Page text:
Shipping the Disaster Home

by Tom McCarthy

'Matter,' writes Georges Bataille in La Dépense, is 'the nonlogical difference that represents in relation to the economy of the universe what crime represents in relation to the economy of the law.' What better corroborator could Bataille's claim have than Roman Vasseur's common earth? This is matter in its most nonlogical, its most recidivist state: silent, dirty and recalcitrantly meaningless. A looped video shows Vasseur at the Borgo Pass—an ugly fissure in the Ur-European landscape, scene of catastrophic fires, famine and sieges—directing peasants as they shovel earth onto a truck. They look like not-quite archaeologists, not-quite surveyors, not-quite grave-robbers: illegal and undesignatable at the same time, just like the earth itself, which, through a set of décalages between shippers, border security and customs offices, managed to enter Europe 'proper' (the EU) both as contraband and without status. Meanings—legal, allegorical and aesthetic—have been chasing after it ever since, trying to plant themselves but never taking root in its resistant soil.

Not that sowing meaning into soil is new to Europe. Goethe and Wagner fertilised their earth with Teutonic symbolism; Rilke urged it to arise invisibly within us; Celan, who had seen his parents disappear into the earth-grave in the sky that German culture gifted them ('Dig this earth deeper!', the blue-eyed death-master of Todesfuge tells the Jews), spat it out as tortured words. Beuys connected it to telephones; Kiefer filled books and aeroplanes with it. The earth of Europe is rich to the point of toxicity with associations—and with terror. 'Why,' Stoker's Dracula tells Harker, 'there is hardly a foot of soil in all this region that has not been enriched by the blood of men.'

'Every attempt will be made,' writes Vasseur, 'to avoid direct reference to myths and fictions commonly associated with this region.' What a wonderful stroke of disingenuousness. In its inception, execution and documentation the earth project positively grafts itself onto Dracula, and vice versa. Stoker's epistemological-cum-confessional mode unfolds across the emails Vasseur sends to London and the bureaucratic statements they contain, just as the correspondence between Stoker's solicitors Billington and Carter-Patterson unfolds across the invoices for goods and details of delivery Vasseur meticulously keeps. The shifting ethnic tectonics of Stoker's Mitteleuropa, in which Saxons, Wallachs, Dacians, Magyars, Szekelys, Slovaks, Servians and Carpathians (Andrei Warhola, 'Drella' to his friends, the pale master of death, artifice and self-invention, hails from this last grouping) jostle for position, are replayed as Vasseur's box negotiates its way across a troubled modern zone whose contours are continually realigning - a fleeing migrant bound, like so many before it, for the new, free land, the country history has not yet contaminated: America.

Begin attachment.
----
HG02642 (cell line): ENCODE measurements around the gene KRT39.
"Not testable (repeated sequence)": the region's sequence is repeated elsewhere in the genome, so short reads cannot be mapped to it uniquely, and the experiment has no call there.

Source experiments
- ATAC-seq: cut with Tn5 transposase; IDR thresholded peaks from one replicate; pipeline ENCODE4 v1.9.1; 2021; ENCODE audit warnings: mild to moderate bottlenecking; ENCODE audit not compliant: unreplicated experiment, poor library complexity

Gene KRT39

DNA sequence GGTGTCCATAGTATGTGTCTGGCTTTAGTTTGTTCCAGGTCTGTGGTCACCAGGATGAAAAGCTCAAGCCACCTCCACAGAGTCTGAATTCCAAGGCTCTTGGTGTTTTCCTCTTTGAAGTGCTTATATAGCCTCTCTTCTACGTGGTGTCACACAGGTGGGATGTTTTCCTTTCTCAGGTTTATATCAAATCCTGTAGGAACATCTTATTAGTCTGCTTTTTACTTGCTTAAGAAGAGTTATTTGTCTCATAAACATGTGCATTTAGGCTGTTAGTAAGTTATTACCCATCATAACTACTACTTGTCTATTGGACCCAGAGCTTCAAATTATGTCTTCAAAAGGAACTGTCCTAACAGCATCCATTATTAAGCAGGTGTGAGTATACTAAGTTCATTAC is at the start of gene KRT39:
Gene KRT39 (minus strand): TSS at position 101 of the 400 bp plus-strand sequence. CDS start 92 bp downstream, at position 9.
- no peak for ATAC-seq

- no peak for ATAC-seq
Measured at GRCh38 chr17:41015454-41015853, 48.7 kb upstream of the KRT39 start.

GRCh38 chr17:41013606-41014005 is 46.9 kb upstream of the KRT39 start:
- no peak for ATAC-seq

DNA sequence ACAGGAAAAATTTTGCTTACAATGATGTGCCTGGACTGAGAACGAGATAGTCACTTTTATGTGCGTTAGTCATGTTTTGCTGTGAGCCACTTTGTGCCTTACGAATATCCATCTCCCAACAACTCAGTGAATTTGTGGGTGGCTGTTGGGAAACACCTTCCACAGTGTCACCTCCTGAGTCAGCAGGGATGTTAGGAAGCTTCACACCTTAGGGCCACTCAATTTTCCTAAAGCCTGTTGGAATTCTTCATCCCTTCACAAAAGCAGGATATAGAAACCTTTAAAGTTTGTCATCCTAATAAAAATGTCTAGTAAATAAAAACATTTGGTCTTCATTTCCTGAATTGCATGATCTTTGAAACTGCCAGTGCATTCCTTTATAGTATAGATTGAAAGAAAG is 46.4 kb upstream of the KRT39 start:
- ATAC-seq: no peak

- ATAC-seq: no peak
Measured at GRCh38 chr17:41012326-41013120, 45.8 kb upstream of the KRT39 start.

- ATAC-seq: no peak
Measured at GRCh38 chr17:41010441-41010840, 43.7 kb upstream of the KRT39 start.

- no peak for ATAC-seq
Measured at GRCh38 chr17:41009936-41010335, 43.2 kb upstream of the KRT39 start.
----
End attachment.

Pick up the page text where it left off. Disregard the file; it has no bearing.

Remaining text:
But scratch all that and entertain for one moment this proposition: that the earth never left America, that it was always and already there. Or rather, that it left only to detour en route back to its place of origin. Who put Dracula in Transylvania? Hollywood did—with a little help from an English writer. And what is Transylvania, essentially—this ethnic melting pot, this place of auto-transformation, real estate contracts and death? It is America, or at least a mirror in which America, vampire-like, can look at itself without seeing itself reflected back as itself. Transylvania serves as an index of America's paranoid fear that the very processes that nurture it might be corrosive: fear of immigration, fear of sex, of tainted blood (a fear shared by East Coast socialites and West Coast homosexuals alike), fear of the very land itself: Baudrillard may have told us that the most real thing about America is Hollywood, but the superior minds of Burroughs and de Tocqueville knew that even before Hollywood was soil, and it was evil. Maybe Bush is right: the US is, like Stoker's Bistritz, under siege from evil, enemies without and enemies concealed within. Vasseur's earth, then, bearing down on New York, banking over the harbour as it aims straight for Manhattan, is evil coming home to roost: death in a box, a vehicle, like Stoker's Demeter (which, shunning the designated port, rams Whitby itself), driven by a man who knows he is going to die, who is effectively already dead.